Recent Examples on the Web: Noun

Verlander retired the first six batters with four strikeouts before Narvaez led off the third with a drive into the alley in right field that reached the wall on one bounce. Chandler Rome, Houston Chronicle, "Yuli Gurriel's walkoff single sends Astros past White Sox," 5 July 2018 The Spanish defender is believed to be worth around £30m, and has been on United's radar following three impressive seasons on the bounce in La Liga. SI.com, "Man Utd Scrap Plans to Sign £50m Rated Alex Sandro & Switch Focus to Valencia Star Left-Back," 24 June 2018 Pearce cut the proverbial ribbon on the morning’s festivities in the bottom of the first, sending a pitch over the right-field wall on a bounce, plating McHugh. Matt Doherty, BostonGlobe.com, "Archbishop Williams rides dramatic rally to capture Division 4 South title," 16 June 2018 The Caps hung on through a scoreless third period for their first Stanley Cup Final victory in franchise history largely because of a bounce-back performance by Holtby, who was battered in Vegas' 6-4 series-opening win. Sean Meagher, OregonLive.com, "Washington Capitals even Stanley Cup Final at 1-1 with Game 2 win," 31 May 2018 Like An Infielder Red Sox president Dave Dombrowski played a foul ball that sailed into his box behind home plate on the bounce, picking it up from a tabletop in front of him. Ken Powtak, courant.com, "J.D. Martinez's 2 Vastly Different HRs Lead Red Sox Past Orioles," 21 May 2018 Martin grabs it on the bounce, shoots a 3-pointer and sprints to the other end of the court to defend the post, runs to the 3-point arc to contest an imaginary jumper, and then back to the post. Gregg Doyel, Indianapolis Star, "Doyel: NBA prospects prepare for 2018 NBA Draft in hard-to-find Zionsville barn," 3 Apr. 2018 Instead when the time came the Warriors visited the National Museum of African American History and Culture, just a bounce pass from the White House. Erik Brady, USA TODAY, "Trump has it wrong: Eagles disrespect their president, not their country," 5 June 2018 Klay was elated when Trayce hooked up early this season with the A’s, whose Coliseum home is a bounce pass from the Warriors’ digs, but Trayce lasted only three games as a stopgap with Oakland before being traded to the White Sox on April 19. John Shea, San Francisco Chronicle, "Trayce Thompson, Klay’s brother, seeks permanent baseball home," 2 June 2018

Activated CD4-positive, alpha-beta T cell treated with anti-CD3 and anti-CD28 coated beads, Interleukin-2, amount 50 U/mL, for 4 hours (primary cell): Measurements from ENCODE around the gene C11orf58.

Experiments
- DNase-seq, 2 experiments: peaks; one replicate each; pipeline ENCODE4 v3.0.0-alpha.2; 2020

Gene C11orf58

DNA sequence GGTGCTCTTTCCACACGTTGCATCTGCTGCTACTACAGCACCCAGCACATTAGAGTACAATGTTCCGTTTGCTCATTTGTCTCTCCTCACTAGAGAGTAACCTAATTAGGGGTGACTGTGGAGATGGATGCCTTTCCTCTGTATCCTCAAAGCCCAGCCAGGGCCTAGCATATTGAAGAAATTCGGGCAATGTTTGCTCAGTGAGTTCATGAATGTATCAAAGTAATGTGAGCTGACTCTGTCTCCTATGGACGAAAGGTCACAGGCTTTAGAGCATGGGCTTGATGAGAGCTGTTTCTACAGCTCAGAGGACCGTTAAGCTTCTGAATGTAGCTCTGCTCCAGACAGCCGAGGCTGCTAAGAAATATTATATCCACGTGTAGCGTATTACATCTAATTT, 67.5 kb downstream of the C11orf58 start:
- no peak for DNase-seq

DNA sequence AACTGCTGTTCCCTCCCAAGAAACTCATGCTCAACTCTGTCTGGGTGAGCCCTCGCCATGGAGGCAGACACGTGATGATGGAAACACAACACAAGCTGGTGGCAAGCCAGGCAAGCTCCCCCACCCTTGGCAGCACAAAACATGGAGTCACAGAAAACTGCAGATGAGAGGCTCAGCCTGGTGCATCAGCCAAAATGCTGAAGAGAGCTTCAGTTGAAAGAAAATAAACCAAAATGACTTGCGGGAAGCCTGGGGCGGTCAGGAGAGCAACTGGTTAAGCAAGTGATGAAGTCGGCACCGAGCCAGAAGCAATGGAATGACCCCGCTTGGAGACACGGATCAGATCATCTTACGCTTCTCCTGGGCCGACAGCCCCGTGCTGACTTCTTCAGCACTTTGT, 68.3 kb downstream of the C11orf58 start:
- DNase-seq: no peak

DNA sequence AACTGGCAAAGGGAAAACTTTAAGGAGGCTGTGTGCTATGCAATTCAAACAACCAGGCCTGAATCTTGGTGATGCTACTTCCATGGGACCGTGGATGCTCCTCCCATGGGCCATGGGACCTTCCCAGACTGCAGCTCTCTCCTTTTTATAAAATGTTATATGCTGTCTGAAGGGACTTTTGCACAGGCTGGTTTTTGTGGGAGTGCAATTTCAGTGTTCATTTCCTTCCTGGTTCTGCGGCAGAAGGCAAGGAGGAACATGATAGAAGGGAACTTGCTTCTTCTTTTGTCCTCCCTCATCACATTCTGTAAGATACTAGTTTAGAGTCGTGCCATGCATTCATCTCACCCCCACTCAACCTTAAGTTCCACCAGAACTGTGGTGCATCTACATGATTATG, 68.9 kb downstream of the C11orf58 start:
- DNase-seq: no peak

These example sentences are selected automatically from various online news sources to reflect current usage of the word 'bounce.' Views expressed in the examples do not represent the opinion of Merriam-Webster or its editors. Send us feedback.

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First Known Use of bounce

Verb

13th century, in the meaning defined at transitive sense 1

Noun

1523, in the meaning defined at sense 1a

History and Etymology for bounce

Verb

Middle English bounsen

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Statistics for bounce

Last Updated

7 Nov 2018

Look-up Popularity

Time Traveler for bounce

The first known use of bounce was in the 13th century

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More Definitions for bounce

bounce

verb

English Language Learners Definition of bounce

 (Entry 1 of 2)

: to cause (a ball, rock, etc.) to hit against a surface and quickly move in a different and usually opposite direction

: to move in one direction, hit a surface (such as a wall or the floor), and then quickly move in a different and usually opposite direction

: to move with a lot of energy and excitement

bounce

noun

English Language Learners Definition of bounce (Entry 2 of 2)

: the act or action of bouncing off the ground or another surface

: the ability to move quickly in a different direction after hitting a surface : the ability to bounce

: a quality that makes a person's hair look healthy, full, and attractive : a bouncy quality

bounce

verb
\ˈbau̇ns \
bounced; bouncing

Kids Definition of bounce

 (Entry 1 of 2)

1 : to spring back or up after hitting a surface The ball bounced into the street.

2 : to cause to spring back bounce a ball

3 : to jump or move up and down bouncing on a bed Her curls bounced as she walked.

4 : to leap suddenly The children bounced out of their seats.

bounce

noun

Kids Definition of bounce (Entry 2 of 2)

1 : the action of springing back after hitting something

2 : a sudden leap

Other Words from bounce

bouncy adjective